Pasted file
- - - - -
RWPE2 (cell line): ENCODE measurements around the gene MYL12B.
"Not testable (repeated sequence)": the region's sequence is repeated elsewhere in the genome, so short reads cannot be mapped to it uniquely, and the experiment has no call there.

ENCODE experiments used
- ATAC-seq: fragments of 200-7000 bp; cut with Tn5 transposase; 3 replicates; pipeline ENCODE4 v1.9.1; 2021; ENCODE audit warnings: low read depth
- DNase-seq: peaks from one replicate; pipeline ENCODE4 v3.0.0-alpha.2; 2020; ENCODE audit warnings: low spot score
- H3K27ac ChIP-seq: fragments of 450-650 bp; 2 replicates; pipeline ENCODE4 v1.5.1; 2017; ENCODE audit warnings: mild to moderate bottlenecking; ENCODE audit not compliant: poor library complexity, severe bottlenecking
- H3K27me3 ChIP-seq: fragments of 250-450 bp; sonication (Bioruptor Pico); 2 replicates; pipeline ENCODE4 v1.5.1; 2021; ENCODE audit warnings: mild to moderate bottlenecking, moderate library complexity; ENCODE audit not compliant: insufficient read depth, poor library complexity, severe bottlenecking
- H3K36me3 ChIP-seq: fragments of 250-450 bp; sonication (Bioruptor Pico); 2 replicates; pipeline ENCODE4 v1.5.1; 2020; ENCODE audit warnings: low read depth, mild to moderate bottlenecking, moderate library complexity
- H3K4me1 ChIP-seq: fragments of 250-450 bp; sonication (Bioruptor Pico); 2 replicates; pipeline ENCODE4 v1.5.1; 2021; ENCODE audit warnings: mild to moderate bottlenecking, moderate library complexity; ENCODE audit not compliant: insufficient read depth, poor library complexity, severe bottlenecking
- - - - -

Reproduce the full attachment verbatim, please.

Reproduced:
RWPE2 (cell line): ENCODE measurements around the gene MYL12B.
"Not testable (repeated sequence)": the region's sequence is repeated elsewhere in the genome, so short reads cannot be mapped to it uniquely, and the experiment has no call there.

ENCODE experiments used
- ATAC-seq: fragments of 200-7000 bp; cut with Tn5 transposase; 3 replicates; pipeline ENCODE4 v1.9.1; 2021; ENCODE audit warnings: low read depth
- DNase-seq: peaks from one replicate; pipeline ENCODE4 v3.0.0-alpha.2; 2020; ENCODE audit warnings: low spot score
- H3K27ac ChIP-seq: fragments of 450-650 bp; 2 replicates; pipeline ENCODE4 v1.5.1; 2017; ENCODE audit warnings: mild to moderate bottlenecking; ENCODE audit not compliant: poor library complexity, severe bottlenecking
- H3K27me3 ChIP-seq: fragments of 250-450 bp; sonication (Bioruptor Pico); 2 replicates; pipeline ENCODE4 v1.5.1; 2021; ENCODE audit warnings: mild to moderate bottlenecking, moderate library complexity; ENCODE audit not compliant: insufficient read depth, poor library complexity, severe bottlenecking
- H3K36me3 ChIP-seq: fragments of 250-450 bp; sonication (Bioruptor Pico); 2 replicates; pipeline ENCODE4 v1.5.1; 2020; ENCODE audit warnings: low read depth, mild to moderate bottlenecking, moderate library complexity
- H3K4me1 ChIP-seq: fragments of 250-450 bp; sonication (Bioruptor Pico); 2 replicates; pipeline ENCODE4 v1.5.1; 2021; ENCODE audit warnings: mild to moderate bottlenecking, moderate library complexity; ENCODE audit not compliant: insufficient read depth, poor library complexity, severe bottlenecking